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them a manageable group. >> we will not forget. our reach is long and that justice will be served. big day? ah, the usual. moved some new cars. hauled a bunch of steel. kept the supermarket shelves stocked. made sure everyone got their latest gadgets. what's up for the next shift? ah, nothing much. just keeping the lights on. (laugh) nice. doing the big things that move an economy.
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see you tomorrow, mac. see you tomorrow, sam. just another day at norfolk southern.
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our objective is clear and that is to degrade and destroy isil so it's no longer a threat to iraq and the region and to the united states and those who make the mistake of harming americans will learn that we will not forget and that our reach is long and that justice will be served. >> that was the president vowing to degrade and destroy isis after the terror group released a video showing the beheading of a second american journalist.
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>> the president isn't the only world leader serving up rhetoric in the face of unthinkable brutality. some say though his message isn't tough enough. take a listen to british prime minister david cameron. >> a country like ours will not be cowed by these killers. if they think we will weaken in the face of their threats, they are wrong. we do have an opportunity through the u.n. to marshall international support and backing for the view of thissism s lixt, so so-called islamic caliphate is unacceptable and squeezed out of existence. >> joining us is cnn political commentator and paul begala. the president did say he wants to destroy and degrade isis. he said his goal is to make them a manageable threat. there have been critic who pointed out over the last
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several hours, in term of rhetoric, manageable threat sounds different than the only thing to fear is fear itself and tear down this wall. >> and very different from his immediate predecessor. when he was our president, george w. bush says it was his goal to end tir nanny in the world. some the democratic colleagues are saying this president may be too cautious. what he said today is degrade and destroy. you can't pledge to eliminate terrorism in the world. you can, but i think it's an empty pledge. what people want to see is action. the president has done. he's sending 350 more troops to iraq. the guy who got elected to end the war in iraq. he's been bombing isis in iraq and now let's see if he's going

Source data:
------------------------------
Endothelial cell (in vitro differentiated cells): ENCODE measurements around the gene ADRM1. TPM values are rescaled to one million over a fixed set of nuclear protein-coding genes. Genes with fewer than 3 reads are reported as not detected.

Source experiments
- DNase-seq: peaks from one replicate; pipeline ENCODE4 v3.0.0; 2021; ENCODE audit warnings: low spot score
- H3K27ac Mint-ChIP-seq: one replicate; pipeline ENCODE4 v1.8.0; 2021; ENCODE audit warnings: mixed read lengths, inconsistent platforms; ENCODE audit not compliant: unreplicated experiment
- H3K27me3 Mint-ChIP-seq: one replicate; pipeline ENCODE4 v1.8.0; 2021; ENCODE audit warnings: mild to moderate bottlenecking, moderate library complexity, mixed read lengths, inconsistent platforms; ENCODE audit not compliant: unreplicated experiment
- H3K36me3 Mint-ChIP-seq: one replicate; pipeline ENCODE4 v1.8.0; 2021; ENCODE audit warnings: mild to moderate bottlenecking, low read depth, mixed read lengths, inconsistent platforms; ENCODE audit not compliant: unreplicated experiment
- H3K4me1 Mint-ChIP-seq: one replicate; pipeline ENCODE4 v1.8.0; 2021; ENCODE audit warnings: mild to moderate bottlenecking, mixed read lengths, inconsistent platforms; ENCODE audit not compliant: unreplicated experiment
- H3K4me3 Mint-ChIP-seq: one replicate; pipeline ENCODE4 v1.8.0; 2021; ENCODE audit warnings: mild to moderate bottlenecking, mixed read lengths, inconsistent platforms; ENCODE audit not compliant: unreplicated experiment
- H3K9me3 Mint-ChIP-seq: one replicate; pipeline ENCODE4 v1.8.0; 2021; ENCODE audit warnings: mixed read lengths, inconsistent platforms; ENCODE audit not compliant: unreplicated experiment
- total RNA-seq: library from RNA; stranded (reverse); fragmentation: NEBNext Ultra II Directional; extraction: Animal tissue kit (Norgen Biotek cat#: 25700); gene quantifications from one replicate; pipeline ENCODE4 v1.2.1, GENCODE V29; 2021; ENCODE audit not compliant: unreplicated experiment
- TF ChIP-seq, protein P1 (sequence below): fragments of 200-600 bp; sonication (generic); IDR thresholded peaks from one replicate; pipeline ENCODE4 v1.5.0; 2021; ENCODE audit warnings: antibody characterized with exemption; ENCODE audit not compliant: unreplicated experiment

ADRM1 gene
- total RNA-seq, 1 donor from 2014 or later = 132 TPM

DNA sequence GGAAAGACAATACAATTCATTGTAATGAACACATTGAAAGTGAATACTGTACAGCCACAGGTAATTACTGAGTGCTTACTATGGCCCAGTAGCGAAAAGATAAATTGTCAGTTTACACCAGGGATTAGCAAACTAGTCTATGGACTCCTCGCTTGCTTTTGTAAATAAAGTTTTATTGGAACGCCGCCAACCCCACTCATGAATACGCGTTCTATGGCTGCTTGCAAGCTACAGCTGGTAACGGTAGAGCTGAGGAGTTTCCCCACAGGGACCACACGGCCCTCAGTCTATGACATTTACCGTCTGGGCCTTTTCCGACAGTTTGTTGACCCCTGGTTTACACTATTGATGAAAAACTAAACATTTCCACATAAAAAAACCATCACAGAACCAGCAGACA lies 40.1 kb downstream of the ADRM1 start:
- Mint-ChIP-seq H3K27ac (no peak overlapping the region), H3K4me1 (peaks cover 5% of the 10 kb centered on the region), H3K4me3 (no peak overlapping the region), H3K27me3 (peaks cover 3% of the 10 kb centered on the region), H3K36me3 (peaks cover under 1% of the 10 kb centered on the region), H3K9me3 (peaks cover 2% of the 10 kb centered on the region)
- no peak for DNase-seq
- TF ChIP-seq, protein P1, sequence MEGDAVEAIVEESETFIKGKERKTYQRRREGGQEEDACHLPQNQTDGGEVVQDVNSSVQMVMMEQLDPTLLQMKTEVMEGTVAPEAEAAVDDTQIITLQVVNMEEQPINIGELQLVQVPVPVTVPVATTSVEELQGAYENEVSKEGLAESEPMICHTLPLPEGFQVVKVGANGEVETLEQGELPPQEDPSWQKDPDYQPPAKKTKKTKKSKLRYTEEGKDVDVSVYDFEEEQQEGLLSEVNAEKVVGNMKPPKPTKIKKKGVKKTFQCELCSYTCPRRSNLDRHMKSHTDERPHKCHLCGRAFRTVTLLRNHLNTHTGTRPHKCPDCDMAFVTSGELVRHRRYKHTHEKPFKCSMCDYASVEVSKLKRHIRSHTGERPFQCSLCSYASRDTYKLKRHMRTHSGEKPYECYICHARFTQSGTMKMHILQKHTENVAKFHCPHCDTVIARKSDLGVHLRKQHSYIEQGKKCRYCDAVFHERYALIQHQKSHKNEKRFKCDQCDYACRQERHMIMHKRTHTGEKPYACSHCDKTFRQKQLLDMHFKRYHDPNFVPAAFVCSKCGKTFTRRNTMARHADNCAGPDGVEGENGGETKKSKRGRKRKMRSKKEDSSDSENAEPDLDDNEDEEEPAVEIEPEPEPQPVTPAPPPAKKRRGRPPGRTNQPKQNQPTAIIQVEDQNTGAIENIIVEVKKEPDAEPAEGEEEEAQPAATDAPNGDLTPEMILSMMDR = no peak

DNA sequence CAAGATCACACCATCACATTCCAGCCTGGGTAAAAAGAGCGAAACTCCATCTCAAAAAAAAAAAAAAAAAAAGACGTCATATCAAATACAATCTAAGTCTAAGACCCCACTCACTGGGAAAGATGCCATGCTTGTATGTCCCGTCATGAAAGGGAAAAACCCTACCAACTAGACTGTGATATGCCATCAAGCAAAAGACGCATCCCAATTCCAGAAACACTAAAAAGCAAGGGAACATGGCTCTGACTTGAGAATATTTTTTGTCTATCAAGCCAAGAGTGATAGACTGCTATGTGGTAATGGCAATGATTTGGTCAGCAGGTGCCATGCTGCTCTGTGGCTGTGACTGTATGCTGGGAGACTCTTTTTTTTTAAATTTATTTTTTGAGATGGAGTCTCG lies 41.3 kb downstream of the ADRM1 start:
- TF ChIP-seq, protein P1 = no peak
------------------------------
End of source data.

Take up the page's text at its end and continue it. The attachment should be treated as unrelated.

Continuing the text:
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to start in syria. >> there are voices on the right are too eager to suggest that david cameron and other world leaders have used stronger and decisive language. to be fair, you would ask where are their planes? >> you are hearing critics on the democratic side, dianne feinstein, and jane harmon, both from california. ultimately it comes down to what messages are sent by this president. go back two years ago, when the president said using chemical weapons in syria would be a red line and nothing happened. when you go back to last month, when the president said there was no strategy for dealing with isis even though he had been briefed on isis for a year. that sends a message. ultimately, congress will be willing to work with the president but they need to see some leadership on him. not a statement one day that's walked back later that day. >> but, paul, when the president